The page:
One alternative to increase the capacity of a conveyance system is addition of pumps and controls to intermittently use a gravity pipeline as a pressure conduit when system gravity conveyance capacity is inadequate. The author will present some of the problems encountered and solutions developed for the City of Portland BES Columbia Boulevard Wastewater Treatment Plant effluent conveyance system.

The CBWTP effluent conveyance system includes a 450 MGD peak capacity pump station, two pipelines that are each approximately 10,000 feet, and five gate structures. The system operates as a gravity conveyance during dry weather and when flows to the plant from CSO events are less than the gravity system conveyance capacity.

When CSO flows to the plant exceed system gravity capacity the effluent pump station is operated to pump flow to the Columbia River. The final project required to provide the full 450 MGD system capacity was completed in 2006.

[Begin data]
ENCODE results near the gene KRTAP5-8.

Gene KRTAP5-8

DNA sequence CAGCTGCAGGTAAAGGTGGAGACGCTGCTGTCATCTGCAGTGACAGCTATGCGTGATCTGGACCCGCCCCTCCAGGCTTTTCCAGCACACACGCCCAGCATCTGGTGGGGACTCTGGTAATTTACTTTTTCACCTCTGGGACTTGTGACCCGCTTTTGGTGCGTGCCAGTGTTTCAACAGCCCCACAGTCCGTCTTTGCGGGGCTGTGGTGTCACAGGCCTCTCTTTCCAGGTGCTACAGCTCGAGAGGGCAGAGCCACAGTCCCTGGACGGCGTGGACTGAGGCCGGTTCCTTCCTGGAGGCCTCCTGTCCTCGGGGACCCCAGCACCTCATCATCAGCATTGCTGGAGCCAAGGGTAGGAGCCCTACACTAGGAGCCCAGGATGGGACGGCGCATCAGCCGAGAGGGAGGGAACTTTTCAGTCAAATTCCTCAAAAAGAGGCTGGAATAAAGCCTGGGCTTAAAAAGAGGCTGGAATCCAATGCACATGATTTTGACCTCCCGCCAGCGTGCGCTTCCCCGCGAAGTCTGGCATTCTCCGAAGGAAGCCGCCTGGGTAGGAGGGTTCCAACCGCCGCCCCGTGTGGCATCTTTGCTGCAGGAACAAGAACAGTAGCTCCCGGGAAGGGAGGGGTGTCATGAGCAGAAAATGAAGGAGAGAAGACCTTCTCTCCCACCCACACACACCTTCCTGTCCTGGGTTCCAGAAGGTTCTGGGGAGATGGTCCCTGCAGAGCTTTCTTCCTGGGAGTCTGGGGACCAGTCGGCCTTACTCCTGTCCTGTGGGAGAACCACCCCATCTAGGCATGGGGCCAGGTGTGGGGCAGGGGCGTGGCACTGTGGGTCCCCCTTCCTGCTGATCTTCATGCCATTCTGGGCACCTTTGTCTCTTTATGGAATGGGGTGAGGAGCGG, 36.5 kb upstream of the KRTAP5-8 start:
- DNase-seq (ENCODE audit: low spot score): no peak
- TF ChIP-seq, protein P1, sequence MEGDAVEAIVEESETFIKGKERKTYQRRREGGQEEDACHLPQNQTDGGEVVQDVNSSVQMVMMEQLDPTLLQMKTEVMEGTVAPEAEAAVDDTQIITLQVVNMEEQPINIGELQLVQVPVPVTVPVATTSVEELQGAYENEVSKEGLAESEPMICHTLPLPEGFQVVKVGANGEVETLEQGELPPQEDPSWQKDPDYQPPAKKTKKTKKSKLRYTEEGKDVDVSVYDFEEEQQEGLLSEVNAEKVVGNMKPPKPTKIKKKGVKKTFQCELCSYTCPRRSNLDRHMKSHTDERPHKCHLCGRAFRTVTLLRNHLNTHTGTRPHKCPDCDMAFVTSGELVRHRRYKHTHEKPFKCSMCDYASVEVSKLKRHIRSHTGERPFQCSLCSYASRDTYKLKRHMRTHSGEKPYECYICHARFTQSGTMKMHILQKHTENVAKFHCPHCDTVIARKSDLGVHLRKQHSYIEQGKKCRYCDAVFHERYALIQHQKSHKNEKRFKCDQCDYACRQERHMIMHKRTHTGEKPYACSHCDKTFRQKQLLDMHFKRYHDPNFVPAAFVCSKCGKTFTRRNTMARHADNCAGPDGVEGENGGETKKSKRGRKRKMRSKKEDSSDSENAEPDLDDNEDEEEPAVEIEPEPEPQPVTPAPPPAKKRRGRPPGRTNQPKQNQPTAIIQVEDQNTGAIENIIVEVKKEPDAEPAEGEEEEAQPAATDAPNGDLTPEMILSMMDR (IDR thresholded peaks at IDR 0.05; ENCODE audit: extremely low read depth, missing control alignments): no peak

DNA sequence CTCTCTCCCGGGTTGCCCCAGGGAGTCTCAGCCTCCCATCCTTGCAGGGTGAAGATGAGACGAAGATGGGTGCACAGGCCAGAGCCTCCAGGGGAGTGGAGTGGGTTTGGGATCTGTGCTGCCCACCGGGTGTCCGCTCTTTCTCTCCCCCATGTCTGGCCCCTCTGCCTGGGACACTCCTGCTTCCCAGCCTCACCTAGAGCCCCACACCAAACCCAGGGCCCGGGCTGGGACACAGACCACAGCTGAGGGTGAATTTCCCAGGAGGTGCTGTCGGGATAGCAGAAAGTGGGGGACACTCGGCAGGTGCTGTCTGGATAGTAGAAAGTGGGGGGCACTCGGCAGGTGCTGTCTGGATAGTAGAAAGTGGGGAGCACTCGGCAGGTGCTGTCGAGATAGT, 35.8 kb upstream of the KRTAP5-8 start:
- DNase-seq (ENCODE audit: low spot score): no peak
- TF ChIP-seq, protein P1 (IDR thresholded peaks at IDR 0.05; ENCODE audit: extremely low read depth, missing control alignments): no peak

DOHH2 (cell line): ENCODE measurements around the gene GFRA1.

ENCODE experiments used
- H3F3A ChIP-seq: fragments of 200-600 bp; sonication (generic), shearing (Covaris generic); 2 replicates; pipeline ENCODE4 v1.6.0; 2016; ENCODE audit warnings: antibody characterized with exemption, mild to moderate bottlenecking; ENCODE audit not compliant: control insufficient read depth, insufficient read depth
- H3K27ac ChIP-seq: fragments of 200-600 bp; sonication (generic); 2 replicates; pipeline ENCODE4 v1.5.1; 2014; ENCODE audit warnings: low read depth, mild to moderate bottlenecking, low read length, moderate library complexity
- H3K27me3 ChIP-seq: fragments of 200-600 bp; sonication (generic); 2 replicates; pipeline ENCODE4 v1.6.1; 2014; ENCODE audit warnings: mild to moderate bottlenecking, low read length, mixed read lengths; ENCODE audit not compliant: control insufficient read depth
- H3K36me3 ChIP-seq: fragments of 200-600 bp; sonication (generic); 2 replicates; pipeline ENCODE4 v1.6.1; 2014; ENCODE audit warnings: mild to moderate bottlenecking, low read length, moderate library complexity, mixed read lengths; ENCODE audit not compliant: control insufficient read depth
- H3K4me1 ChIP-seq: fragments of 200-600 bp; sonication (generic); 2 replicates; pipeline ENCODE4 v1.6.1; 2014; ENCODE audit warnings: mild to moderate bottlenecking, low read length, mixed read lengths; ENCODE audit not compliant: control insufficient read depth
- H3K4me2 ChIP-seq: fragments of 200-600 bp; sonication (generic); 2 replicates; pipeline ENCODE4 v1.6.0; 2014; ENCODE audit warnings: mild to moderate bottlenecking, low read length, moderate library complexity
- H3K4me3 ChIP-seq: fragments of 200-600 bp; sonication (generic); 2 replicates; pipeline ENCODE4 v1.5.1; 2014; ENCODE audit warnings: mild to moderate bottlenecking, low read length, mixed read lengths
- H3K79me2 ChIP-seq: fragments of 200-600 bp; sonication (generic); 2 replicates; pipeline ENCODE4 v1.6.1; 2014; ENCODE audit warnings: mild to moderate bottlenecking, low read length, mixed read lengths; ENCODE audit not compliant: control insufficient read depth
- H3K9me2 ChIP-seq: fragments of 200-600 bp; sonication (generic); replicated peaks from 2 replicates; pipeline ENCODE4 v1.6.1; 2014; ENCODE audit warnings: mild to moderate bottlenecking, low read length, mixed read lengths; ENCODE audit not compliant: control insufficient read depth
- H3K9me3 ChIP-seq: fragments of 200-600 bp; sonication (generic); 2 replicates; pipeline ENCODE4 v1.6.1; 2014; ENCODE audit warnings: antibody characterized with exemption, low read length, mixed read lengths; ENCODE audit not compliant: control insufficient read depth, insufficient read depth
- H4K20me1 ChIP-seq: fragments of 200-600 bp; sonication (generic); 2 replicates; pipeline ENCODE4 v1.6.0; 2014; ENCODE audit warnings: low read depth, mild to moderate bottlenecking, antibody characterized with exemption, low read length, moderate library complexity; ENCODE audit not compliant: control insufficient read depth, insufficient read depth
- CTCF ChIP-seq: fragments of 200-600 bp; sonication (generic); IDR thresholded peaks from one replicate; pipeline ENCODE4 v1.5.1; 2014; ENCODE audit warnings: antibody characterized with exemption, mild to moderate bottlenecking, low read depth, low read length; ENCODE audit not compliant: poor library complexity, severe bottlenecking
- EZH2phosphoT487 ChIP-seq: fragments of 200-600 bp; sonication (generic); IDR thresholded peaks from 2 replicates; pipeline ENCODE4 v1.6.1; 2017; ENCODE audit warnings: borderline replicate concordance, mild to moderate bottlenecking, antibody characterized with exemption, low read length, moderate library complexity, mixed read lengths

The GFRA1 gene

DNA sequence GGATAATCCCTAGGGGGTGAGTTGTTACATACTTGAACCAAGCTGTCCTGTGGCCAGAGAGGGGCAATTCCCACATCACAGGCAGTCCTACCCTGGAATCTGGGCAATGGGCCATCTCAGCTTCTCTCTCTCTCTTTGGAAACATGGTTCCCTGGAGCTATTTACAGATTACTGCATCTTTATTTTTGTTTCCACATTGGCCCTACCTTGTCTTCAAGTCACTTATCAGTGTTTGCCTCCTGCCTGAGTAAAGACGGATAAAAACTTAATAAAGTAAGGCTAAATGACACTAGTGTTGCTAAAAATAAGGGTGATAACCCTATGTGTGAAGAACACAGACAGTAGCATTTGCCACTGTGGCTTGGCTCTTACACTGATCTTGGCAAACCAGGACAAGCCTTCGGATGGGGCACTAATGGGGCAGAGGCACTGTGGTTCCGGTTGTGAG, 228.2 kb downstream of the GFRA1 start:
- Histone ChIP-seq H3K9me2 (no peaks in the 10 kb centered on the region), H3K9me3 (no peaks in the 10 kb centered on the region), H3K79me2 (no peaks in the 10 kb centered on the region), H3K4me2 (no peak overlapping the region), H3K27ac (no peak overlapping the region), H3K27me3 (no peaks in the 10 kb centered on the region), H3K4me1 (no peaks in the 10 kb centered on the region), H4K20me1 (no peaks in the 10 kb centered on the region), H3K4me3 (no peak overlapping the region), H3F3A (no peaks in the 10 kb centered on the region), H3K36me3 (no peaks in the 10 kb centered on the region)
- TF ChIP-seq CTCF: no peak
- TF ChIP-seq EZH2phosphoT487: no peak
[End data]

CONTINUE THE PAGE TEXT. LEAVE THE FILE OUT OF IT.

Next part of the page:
When operated as a pumped system: pipeline failures, hydraulic structure damage, junction structure overflows, unstable pump controls, and other operational issues occurred.

Starting in 2013 BES Engineering and Operations and Maintenance staff collaborated to investigate changes to system operations and automation to reduce or eliminate operational problems.

Following analysis of the system and constraints it was determined that most of the system operational issues were caused by the pump system automated controls during and immediately after the transition from a gravity system to a pumped system.

A proposed control scheme was developed and tested prior to implementation of programming changes.

The programming changes were completed in 2017 and have successfully eliminated the majority of problems experienced with flow regime transition from gravity to pumped flow.